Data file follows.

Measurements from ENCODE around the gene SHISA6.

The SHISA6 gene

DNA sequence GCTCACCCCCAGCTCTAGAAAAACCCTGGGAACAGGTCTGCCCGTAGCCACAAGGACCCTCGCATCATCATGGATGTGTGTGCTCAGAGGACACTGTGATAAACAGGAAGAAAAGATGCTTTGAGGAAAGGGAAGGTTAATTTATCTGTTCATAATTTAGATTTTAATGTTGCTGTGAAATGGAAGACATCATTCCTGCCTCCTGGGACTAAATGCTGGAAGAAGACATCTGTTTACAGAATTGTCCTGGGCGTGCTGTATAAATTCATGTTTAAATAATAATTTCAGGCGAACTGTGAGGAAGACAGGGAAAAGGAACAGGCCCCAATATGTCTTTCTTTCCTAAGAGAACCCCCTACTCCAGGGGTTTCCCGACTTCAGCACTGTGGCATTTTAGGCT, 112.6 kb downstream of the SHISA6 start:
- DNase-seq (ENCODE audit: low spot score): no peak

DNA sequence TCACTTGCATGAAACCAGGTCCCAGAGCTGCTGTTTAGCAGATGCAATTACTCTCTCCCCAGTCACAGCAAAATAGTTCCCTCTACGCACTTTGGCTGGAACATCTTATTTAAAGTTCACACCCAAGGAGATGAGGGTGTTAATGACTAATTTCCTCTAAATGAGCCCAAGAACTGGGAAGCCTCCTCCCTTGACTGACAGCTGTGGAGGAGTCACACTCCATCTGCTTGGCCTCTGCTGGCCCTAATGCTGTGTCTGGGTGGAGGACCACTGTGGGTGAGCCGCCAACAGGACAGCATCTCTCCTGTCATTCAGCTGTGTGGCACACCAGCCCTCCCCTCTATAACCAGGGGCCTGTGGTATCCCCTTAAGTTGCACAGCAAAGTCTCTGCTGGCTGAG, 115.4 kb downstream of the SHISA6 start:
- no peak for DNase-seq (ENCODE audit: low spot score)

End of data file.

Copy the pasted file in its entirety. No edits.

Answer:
Measurements from ENCODE around the gene SHISA6.

The SHISA6 gene

DNA sequence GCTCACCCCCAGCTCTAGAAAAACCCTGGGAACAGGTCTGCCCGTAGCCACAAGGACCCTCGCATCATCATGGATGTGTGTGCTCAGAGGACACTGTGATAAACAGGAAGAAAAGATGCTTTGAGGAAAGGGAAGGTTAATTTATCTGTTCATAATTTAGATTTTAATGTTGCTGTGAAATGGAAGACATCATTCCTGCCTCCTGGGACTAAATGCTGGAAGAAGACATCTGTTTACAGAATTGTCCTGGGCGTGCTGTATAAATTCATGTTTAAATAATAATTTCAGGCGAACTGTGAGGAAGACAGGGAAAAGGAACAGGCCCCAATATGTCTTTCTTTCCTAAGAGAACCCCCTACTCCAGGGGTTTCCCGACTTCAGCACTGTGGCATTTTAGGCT, 112.6 kb downstream of the SHISA6 start:
- DNase-seq (ENCODE audit: low spot score): no peak

DNA sequence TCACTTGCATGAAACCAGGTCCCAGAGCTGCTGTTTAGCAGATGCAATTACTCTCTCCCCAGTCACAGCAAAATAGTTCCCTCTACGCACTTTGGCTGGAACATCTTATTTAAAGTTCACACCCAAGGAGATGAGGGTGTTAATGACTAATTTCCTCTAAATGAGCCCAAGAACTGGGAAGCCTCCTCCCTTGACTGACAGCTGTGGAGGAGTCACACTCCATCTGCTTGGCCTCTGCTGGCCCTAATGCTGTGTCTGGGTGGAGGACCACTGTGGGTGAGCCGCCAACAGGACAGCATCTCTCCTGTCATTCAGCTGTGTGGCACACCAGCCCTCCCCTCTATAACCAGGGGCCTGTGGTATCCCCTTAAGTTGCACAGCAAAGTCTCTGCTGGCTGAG, 115.4 kb downstream of the SHISA6 start:
- no peak for DNase-seq (ENCODE audit: low spot score)